How do we deal? Not by spanking immediately, yelling, or with any other drastic response. We have to be the example for him. We have to guide him. We cannot just say what we want him to do we must show him. That seems so easy until we have said the same thing a hundred times but maintaining our composure as a parent is key. It's important for us to remember that he is still learning. He needs reminders, reassurance, assistance and natural consequences when safe. We have to talk him through things and teach him how to talk through it. Even at the age of 3 Blake's vocabulary is good enough that he can talk through most every situation. 

Just last night he was crying and screaming mostly out of exhaustion but I could tell there was something else bothering him. He sat on my lap and I told him to talk to me about it. I asked why he wasn't being nice to daddy in the bath tub and why he was crying. He said, "I just want you do it all momma." I continued to explain to him that bath time is daddy time (it has been for 2 years) and that I am always just in the other room. I reassured him that I wasn't going anywhere and that I'd always be ready to come to his room after bath. We also talked about how it makes his daddy feel when he isn't nice to him during bath time. I told him that he has the best daddy he could ever ask for and that most importantly he was the only daddy he was ever going to have. (I know a little much for a 3 year old but he got it.) I told him that he has to be nice if he wants people even daddy and momma to play with him and to keep friends. Somehow out of that he got, 'daddy will play with me as much as I want as long as I'm nice'. Score because that was my goal. He told his daddy sorry and that he loved him and gave him big love before bed. The thing that was different this time is that he was actually apologetic. I felt like he meant it!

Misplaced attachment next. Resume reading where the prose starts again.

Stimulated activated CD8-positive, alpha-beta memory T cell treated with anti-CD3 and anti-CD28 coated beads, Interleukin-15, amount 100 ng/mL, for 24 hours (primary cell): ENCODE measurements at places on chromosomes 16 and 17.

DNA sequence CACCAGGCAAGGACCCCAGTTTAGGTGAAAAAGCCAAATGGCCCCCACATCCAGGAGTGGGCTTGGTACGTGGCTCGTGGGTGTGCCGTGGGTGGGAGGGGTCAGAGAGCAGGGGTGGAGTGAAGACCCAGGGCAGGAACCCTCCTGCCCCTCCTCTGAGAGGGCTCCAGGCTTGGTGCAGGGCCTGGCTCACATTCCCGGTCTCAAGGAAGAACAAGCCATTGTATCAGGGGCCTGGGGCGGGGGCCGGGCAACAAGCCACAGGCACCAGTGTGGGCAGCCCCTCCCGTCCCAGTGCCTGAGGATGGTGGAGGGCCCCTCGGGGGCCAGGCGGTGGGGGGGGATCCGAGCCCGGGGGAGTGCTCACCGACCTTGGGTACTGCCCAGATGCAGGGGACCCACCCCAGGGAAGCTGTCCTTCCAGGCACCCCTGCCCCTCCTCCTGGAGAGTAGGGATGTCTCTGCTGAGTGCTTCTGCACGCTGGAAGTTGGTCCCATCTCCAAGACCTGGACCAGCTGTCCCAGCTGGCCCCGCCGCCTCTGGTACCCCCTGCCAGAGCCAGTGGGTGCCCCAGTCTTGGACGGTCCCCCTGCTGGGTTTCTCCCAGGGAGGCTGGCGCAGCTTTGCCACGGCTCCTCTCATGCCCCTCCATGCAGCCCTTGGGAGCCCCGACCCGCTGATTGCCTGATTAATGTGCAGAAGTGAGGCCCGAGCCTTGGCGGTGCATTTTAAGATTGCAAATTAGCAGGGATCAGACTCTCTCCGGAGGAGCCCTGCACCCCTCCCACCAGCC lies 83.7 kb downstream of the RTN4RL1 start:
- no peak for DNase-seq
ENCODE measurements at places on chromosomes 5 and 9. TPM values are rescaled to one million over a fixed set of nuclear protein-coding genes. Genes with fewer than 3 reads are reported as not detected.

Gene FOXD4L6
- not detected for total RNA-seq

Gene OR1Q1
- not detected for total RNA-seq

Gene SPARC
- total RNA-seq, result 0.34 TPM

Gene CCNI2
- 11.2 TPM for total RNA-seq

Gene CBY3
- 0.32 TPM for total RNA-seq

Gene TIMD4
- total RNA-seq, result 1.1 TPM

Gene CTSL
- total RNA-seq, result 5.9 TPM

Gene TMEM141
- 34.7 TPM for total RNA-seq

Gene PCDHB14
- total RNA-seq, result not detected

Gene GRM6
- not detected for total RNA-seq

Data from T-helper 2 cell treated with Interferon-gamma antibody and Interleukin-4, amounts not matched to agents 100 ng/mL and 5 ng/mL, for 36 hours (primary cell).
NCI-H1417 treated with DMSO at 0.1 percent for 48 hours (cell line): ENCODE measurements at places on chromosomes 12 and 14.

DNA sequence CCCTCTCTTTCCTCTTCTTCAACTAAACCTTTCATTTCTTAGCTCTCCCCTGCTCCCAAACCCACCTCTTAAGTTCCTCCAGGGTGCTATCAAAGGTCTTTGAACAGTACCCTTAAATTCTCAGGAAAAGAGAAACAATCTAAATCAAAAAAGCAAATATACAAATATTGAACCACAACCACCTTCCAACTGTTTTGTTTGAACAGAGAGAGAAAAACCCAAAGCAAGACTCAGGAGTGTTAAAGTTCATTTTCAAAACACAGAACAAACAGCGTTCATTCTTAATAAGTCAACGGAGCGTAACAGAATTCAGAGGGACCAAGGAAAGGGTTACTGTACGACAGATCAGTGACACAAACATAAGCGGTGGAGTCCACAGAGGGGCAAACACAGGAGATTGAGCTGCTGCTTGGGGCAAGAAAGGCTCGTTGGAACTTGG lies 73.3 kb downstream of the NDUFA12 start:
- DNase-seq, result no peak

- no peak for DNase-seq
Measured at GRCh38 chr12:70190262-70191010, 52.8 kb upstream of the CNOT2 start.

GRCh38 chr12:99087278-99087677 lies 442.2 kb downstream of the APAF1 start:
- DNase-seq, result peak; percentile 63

I don't hate everything about this new phase he is in. I actually think that besides the abundance of crying and whining that has been happening lately it might be my favorite age so far. I love how creative he is. I love getting to be a part of his imaginative play or just watching as his imagination runs wild. I love how he makes everything into a song. I love how much he dances and enjoys music. I love that he wants to hug me and hold my hand (after all he won't want to forever). I love his adventurousness even when it makes me nervous. I love watching as he learns new things and is successful with them. I love listening to his stories true or completely made up. I'm serious, this is both the most exciting time so far and the most challenging time too. 

When the stages and phases of our growing developing little ones gets tough its important to remember to keep our cool and understanding of the situation. If we don't understand the situation it's our job as parents to figure it out. It's not easy but having resources makes it a little easier. The resources can be anything from another person to an article on the internet. I know I personally always call on friends, especially ones that have boys, to help me understand when I don't or even to offer ideas of how to handle things. It is also so important to remember to enjoy them through it all. So the next time you want to scream or cry along with them do it or take a mom time out but don't forget to soak in the joyful moments!

How do you deal with new changes and phases? Am I the only one who wants to pull my hair out at first?